Chris Knipp Writing: Movies, Politics, Art

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PostPosted: Fri Jun 01, 2018 3:28 am 
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Nest of snakes

In the Davide di Donatello-nominated film The Place, a sad-sack mystery man (Valerio Mastrandrea) sits, seemingly continually, in the back of a cafe-diner with that name, receiving a constant stream of visitors. To each of them he grants wishes. In return, he gives them tasks to perform. These, in proportion to the difficulty or importance of what they request, are extreme or criminal. They must rob a bank to be prettier, kill a stranger's child to save a cancer-stricken son. Is this man an agent of God, or the Devil?

This film is closely based on Christopher Kubasik's US FX cable TV series "The Booth at the End." It began as a web-only series in tiny segments, like "High Maintenance." In fact all or most of the stories and characters come from that series, except that we are in Italy. Genovese's Italian dialogue is simple and natural. Genovese likes choral, multi-story features. His 2014 Blame Freud/Tutta colpa di Freud was a simpler collection, three people, three stories, one shared psychiatrist. His 2016 Perfect Strangers/Perfetti sconosciuti ups the ante to six long-time friends, who assemble for a dinner and agree to share increasingly complicated and revealing secrets via text, email, and phone messages they receive.

This time, another mixing up of personal stories occurs, and Genovese has upped the ante even further because now there are eleven "perfect strangers" (and they really are strangers, though they begin in some cases to find out about each other). The Place has enlisted the accomplished assistance of stars like Alba Rohrwacher, Silvio Muccino, Rocco Papaleo, and the hot young actor Alessandro Borghi, who also has key roles in Fortunata and Naples in Veils (everyone seems to want him these days). The stream of strangers approaching the mysterious man strike Faustian bargains with him. The most extreme example is the old lady, desiring to have her husband's Alzheimer's removed, who is assigned by the man to plant a bomb in a restaurant. Hardly less radical, a man must kill another child to save his own.

Will they carry out their task? Can they? Repeat visits to the Man tease us with delays or changes of mind. The old lady goes back and forth numerous times, and then winds up with a real surprise. In fact surprises and twists are one of the story's main aims, which may seem to cheapen the solemnity of the old-fashioned focus on deep moral questions. But this is a structure we know from movies and short stories forever.

As the visits begin to multiply and we begin to take in the personal stories and the tasks assigned, it develops that the people and their tasks are beginning to overlap, in dangerous ways. (Perhaps this God is a clumsy God?) Meanwhile a woman on the night shift at the cafe, Angela (Sabrina Ferilli), takes a growing interest in the mystery man, naturally enough, since he is always there when all other customers are gone. His world-weariness clearly attracts her, and also his mystery, as they do us. Ultimately despite his secret identity, he becomes the richest character, since we spend by far the most time with him.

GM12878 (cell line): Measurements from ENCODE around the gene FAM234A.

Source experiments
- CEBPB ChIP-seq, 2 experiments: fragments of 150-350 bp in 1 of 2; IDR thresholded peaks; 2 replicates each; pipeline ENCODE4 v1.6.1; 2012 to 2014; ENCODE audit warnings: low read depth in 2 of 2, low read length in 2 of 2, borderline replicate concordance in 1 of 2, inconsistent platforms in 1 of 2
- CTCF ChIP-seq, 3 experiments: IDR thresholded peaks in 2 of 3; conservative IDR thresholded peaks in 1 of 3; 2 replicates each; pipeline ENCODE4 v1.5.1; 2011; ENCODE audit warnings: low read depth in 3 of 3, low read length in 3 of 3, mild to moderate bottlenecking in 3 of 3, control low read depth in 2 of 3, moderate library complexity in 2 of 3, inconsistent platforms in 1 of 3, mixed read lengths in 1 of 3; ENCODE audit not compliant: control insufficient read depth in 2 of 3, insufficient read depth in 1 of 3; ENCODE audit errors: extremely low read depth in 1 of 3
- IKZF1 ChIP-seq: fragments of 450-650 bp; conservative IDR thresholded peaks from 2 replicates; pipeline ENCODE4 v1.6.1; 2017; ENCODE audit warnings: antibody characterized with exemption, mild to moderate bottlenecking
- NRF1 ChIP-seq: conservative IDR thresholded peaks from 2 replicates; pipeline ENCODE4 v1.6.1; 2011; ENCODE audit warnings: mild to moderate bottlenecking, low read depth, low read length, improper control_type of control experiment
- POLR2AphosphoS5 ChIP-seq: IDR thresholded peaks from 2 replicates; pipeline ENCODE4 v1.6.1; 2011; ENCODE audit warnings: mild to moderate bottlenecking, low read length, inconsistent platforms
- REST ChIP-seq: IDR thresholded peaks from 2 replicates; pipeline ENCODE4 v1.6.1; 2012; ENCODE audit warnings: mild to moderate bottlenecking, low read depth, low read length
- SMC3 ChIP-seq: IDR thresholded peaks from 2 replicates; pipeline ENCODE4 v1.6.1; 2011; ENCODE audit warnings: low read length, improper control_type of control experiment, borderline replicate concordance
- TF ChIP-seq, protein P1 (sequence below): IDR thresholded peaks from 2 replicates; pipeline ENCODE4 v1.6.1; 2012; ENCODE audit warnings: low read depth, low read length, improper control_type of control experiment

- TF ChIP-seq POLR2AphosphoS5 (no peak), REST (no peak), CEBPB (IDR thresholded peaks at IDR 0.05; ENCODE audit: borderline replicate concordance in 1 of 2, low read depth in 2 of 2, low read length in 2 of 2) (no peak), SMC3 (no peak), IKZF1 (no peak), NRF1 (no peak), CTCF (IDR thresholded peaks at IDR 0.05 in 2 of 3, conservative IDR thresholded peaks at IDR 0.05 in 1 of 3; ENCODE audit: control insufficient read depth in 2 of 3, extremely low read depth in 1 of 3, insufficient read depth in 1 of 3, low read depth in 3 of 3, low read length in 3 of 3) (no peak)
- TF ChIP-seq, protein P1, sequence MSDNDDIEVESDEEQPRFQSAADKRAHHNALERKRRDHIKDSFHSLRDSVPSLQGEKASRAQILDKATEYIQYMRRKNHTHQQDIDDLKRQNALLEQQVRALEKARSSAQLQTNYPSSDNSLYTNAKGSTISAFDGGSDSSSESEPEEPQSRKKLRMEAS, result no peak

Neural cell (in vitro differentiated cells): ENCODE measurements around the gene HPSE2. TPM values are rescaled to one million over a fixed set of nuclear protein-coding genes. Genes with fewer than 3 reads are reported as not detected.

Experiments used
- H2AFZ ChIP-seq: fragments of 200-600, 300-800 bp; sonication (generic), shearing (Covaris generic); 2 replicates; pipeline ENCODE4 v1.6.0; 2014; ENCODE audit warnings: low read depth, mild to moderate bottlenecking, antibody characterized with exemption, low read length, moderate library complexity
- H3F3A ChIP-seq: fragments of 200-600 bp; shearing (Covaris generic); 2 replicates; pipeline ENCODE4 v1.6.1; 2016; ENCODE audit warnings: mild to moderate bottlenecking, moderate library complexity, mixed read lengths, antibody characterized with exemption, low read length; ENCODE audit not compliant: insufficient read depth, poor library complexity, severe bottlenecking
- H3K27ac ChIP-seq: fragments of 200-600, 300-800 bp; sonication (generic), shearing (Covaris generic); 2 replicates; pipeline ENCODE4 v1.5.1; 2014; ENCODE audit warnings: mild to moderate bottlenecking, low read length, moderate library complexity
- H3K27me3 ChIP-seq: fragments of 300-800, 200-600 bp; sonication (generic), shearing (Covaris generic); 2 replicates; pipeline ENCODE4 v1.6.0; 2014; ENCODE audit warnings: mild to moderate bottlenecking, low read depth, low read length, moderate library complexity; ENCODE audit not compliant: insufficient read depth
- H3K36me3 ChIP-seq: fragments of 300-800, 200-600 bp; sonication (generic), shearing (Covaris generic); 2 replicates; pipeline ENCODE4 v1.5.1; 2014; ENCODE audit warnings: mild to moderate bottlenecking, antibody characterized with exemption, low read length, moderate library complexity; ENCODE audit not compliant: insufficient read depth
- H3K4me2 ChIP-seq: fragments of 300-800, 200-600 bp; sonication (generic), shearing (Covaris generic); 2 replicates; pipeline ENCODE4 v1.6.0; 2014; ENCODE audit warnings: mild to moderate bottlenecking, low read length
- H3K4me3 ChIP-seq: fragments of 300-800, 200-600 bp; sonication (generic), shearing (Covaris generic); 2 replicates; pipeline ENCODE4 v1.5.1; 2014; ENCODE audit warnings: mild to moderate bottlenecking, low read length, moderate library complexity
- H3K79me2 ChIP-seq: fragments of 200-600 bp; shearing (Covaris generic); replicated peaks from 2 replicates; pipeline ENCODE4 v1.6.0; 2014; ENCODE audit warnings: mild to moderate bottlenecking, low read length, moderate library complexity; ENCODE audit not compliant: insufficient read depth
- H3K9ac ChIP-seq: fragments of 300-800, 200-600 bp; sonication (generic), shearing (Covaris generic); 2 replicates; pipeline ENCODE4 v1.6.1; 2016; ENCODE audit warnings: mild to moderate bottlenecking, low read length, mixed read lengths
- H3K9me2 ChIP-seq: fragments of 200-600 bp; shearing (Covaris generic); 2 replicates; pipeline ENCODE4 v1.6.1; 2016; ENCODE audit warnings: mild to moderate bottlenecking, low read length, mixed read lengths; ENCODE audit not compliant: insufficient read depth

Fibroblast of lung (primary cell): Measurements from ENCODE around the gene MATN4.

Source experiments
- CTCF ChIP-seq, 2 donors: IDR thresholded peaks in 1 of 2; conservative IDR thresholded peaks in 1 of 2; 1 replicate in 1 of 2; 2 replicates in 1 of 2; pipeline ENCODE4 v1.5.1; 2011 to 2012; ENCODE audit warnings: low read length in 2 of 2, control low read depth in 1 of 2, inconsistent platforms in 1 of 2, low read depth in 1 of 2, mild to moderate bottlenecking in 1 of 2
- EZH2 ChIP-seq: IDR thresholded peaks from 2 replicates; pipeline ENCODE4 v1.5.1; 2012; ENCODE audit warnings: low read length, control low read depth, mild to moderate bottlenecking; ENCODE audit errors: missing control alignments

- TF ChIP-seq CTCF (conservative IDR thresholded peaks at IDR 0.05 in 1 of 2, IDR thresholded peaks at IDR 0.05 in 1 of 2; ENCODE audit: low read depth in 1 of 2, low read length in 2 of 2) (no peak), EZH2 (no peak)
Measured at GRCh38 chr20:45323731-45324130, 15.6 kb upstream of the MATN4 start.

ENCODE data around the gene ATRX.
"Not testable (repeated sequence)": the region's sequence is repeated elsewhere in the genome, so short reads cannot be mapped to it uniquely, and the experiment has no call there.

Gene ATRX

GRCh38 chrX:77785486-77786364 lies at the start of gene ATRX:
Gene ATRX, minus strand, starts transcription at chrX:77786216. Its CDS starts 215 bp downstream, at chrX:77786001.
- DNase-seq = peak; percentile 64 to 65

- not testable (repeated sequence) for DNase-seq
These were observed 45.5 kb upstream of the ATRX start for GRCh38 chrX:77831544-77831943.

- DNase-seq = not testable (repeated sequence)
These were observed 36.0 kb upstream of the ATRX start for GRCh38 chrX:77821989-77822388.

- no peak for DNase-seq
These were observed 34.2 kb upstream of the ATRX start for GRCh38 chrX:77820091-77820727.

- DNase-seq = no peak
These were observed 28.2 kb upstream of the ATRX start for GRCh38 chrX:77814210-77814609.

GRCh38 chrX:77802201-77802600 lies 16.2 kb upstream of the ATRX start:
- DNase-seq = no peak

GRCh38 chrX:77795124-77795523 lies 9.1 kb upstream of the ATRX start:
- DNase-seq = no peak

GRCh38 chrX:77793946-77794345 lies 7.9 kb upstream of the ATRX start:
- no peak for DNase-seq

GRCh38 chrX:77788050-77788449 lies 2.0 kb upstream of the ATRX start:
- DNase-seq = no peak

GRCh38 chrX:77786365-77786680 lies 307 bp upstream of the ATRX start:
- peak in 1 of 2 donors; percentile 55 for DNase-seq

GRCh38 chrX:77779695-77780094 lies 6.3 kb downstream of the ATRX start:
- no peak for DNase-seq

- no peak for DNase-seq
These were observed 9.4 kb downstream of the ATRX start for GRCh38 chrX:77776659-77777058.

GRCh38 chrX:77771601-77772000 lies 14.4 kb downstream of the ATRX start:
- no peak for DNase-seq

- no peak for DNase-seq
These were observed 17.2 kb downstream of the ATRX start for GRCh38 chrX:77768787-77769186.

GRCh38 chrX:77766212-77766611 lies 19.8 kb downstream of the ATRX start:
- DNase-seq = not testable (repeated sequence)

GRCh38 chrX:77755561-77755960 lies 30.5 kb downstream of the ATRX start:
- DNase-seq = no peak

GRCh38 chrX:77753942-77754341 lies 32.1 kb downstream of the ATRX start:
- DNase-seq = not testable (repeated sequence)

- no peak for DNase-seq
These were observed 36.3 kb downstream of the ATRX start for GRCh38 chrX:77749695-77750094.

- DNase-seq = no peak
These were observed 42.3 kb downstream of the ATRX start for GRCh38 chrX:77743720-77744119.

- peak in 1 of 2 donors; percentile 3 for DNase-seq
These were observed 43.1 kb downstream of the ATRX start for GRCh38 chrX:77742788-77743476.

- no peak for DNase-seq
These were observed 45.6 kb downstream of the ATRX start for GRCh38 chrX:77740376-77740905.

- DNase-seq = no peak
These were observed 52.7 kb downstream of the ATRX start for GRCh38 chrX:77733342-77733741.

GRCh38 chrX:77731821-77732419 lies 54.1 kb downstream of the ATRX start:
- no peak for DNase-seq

The Place is importantly different in effect from its TV series source in that it collapses many stories spread over time originally into only 105 minutes. There is no time for the viewer to absorb and contemplate. But of course this is no more than binge-watching, which is what many people do anyway. In this condensed form, it is the more obvious that the nameless, exhausted magus does not sleep, that he is mysteriously inexhaustible as well as always tired, and this is a process that never stops. The film is engaging, fascinating, challenging, ultimately a little bit too much to take in, and, given its lack of resolution, a little bit less than we may have expected, though its texture is finely honed.

This film is plainly designed for adults, who would have the patience for its complications and repetitive structure and talky format, but the theme seems best designed for young people as a way of posing moral questions. The fundamental one: how far is it acceptable to go to achieve one's desire? If you could get what you wish for, would you do anything to get it? What desires really are worth pursuing? Is morality relative? This is an intensive look at the extremes of egocentrism, but also of the pain of living in the world, having, for example, a sick child.

The Place is engaging and slick to the Nth degree, well shot and beautifully acted, directed, and filmed. Like much Italian cinema today, however, it takes no real chances, goes only so deep, and, being basically a remake, is fundamentally unoriginal. A great deal of talent has been used to satisfy us with much less than the masters provided during the great years of Italian cinema.

The Place, 101 mins., opened in Italy in Nov. 2017 and in a dozen other countries in 2018; only three small festival showings. Screened for this review as part of Open Roads: New Italian Cinema 2018 at Lincoln Center, at the Walter Reade Theater.
Thursday, May 31, 3:30pm & 9:00pm (Q&A with Paolo Genovese at the 9:00pm screening)

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